#7: Establish a Consistent, Organized, and Respectful Learning Environment
#8: Provide Positive and Constructive Feedback to Guide Students’ Learning and Behavior
#17: Use Flexible Groupings
#18: Use Strategies to Promote Active Student Engagement
#21: Teach Students to Maintain and Generalize New Learning Across Time and Settings
Fundamental Skill Sheets Videos Video playlist from the Iris Center: Choice Making, Proximity Control, Wait Time, Behavior Specific Praise Note: Video 6 focuses on proximity control in a high school mathematics class. The mnemonic used in the lesson is employed as a support after initial instruction that focused on developing conceptual understanding of the trigonometric functions and their relationship to right triangles.
High-Leverage Practices Video: Use Strategies to Promote Active Student Engagement Video highlighting HLP #18 which focuses on strategies to promote active student engagement
HLP #21: Teach Students to Maintain and Generalize New Learning Across Time and Settings Leadership Guide for HLP #21: Teach Students to Maintain and Generalize New Learning Across Time and Settings
Including Voice in Education: Addressing Equity Through Student and Family Voice in Classroom Learning Infographic on incorporating student voice and/or family voice into student learning, a promising strategy for teachers striving to foster culturally responsive and sustaining classrooms to enhance education access, opportunity, and success for students who are historically marginalized within the pre-kindergarten to grade 12 education systems
SEL for Self-Management RIDE resources on Social Emotional Learning Indicators for Self-Management
SEL for Social Awareness RIDE resources on Social Emotional Learning Indicators for Social Awareness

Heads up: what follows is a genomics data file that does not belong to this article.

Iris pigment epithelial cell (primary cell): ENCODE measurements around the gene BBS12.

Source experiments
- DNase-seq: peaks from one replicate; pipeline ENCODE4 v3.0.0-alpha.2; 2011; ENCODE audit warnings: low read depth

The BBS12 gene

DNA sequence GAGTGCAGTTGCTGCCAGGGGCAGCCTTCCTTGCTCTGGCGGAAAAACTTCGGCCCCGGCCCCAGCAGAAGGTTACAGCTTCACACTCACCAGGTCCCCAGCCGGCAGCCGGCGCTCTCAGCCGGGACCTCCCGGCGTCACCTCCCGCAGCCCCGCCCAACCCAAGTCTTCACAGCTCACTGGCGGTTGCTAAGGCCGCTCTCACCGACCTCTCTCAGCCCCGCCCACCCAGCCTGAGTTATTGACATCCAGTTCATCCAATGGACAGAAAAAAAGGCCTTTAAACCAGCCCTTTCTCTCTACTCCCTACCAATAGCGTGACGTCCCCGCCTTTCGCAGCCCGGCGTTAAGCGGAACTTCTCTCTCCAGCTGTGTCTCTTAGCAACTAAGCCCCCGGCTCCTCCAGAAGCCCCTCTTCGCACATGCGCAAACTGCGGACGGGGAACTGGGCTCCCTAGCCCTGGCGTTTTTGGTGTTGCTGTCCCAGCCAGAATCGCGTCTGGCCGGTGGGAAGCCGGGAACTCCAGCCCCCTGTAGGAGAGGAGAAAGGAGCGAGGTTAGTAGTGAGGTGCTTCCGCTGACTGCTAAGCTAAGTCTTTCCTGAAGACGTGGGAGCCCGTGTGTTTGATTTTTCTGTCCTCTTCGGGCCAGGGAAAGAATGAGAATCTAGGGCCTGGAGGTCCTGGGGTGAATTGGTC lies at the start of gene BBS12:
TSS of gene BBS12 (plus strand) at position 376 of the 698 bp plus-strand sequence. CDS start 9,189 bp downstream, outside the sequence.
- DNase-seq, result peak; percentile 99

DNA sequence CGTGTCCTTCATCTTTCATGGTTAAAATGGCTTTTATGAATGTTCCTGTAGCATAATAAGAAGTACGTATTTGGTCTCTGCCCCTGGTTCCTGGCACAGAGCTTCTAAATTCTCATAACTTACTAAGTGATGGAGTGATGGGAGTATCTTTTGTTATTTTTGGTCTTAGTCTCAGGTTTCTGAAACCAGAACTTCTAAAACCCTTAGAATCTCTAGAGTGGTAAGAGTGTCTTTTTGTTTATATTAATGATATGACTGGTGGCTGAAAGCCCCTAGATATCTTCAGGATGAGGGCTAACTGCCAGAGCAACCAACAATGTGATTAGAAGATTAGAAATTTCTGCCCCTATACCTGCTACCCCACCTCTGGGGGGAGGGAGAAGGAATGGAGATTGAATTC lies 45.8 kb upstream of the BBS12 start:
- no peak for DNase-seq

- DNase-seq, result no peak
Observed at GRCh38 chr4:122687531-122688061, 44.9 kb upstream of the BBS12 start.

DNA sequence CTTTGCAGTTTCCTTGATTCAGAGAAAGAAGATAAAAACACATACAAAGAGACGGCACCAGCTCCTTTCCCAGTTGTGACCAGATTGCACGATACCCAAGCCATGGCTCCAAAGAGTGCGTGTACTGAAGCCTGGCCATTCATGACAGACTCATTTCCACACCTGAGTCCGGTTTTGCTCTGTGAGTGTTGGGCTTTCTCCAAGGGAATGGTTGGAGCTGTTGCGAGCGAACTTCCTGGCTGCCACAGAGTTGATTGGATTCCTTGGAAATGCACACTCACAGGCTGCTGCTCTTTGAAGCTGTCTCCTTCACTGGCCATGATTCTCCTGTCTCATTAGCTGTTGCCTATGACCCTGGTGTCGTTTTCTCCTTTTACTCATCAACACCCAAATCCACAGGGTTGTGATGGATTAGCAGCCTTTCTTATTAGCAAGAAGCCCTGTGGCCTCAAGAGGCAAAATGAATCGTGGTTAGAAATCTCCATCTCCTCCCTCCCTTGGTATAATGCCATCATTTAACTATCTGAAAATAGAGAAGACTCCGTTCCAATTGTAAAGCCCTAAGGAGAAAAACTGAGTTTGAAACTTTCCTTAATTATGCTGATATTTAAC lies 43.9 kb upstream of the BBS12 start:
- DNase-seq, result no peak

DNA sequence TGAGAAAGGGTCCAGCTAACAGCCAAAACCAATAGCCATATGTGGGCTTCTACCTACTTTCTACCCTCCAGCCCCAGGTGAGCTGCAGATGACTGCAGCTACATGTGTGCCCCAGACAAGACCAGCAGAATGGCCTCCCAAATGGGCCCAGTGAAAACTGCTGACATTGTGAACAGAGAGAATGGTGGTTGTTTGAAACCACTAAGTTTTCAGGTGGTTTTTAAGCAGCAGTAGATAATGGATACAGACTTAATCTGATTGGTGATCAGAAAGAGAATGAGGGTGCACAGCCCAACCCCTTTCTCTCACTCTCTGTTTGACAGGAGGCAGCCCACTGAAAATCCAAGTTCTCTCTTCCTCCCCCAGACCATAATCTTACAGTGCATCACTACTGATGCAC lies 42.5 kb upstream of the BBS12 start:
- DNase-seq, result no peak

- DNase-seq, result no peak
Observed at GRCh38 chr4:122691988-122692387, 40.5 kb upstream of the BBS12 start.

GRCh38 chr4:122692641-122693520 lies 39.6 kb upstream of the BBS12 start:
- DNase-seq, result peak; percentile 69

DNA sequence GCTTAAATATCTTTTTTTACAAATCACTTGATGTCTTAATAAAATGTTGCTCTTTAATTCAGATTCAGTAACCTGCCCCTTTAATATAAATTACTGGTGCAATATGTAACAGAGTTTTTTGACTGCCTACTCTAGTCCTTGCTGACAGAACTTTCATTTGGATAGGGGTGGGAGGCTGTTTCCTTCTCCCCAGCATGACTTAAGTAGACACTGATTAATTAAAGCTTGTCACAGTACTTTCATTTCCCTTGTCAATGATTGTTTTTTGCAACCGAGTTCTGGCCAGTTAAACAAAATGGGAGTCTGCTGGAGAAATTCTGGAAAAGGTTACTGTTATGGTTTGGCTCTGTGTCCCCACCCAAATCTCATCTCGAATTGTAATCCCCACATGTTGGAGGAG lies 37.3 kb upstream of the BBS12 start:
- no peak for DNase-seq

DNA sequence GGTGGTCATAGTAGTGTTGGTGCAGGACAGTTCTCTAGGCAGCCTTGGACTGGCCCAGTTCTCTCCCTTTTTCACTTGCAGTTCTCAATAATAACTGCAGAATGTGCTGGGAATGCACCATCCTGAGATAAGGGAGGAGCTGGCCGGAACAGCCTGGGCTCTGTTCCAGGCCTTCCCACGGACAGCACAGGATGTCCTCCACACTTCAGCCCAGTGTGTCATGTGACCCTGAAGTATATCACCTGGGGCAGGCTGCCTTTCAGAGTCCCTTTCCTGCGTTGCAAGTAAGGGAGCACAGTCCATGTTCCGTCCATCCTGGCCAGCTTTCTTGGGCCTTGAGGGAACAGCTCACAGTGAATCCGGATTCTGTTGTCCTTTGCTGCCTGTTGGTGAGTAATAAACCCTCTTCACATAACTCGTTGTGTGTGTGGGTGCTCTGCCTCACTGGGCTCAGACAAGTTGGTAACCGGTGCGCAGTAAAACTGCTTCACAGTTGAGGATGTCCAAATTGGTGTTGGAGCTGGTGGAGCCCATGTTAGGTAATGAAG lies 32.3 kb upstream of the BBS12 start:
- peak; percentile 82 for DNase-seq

WWC | Organizing Instruction and Study to Improve Student Learning (ed.gov) Guide including a set of concrete actions relating to the use of instructional and study time that are applicable to subjects that demand a great deal of content learning, including social studies, science, and mathematics. The guide was developed with some of the most important principles to emerge from research on learning and memory in mind.
  • Space learning over time.
  • Interleave worked example solutions with problem-solving exercises.
  • Combine graphics with verbal descriptions.
  • Connect and integrate abstract and concrete representations of concepts.
  • Use quizzing to promote learning. Use quizzes to re-expose students to key content.
  • Ask deep explanatory questions.

Academic Discourse

Academic Discourse

Teachers routinely facilitate and encourage student use of academic discourse through effective and purposeful questioning and discussion techniques that foster rich peer-to-peer interactions and the integration of discipline-specific language into all aspects of learning.

What This Looks Like in Mathematics
The Rhode Island Professional Teaching Standards (RIDE, 2007, October) establish the expectation that teachers create a learning environment that is safe, secure, nurturing, and supportive of active engagement by all students. In this environment, mutual respect and intellectual risk-taking are modeled by the teacher and expected of all. Students are given opportunities to work both independently and collaboratively, and to take responsibility for their own learning. When these conditions are present in the mathematics classroom, the situation is ideal for the teacher to facilitate meaningful mathematical discourse.

The third Standard for Mathematical Practice calls for students to “construct viable arguments and critique the reasoning of others” (NGA Center & CCSSO, 2010). Classrooms that strategically promote student-to-student discourse in addition to student-to-teacher discourse provide the environment in which students can develop and nurture this skill. When planned effectively, mathematical discussions in the classroom promote an exchange of ideas that can clarify understanding, develop the use of academic language, enable students to see the mathematics from a variety of vantage points, and advance the conceptual understanding of all students. When students feel safe to share their ideas, their understandings, and their misunderstandings, they are better positioned to take charge of their own learning and to support the understanding of their peers.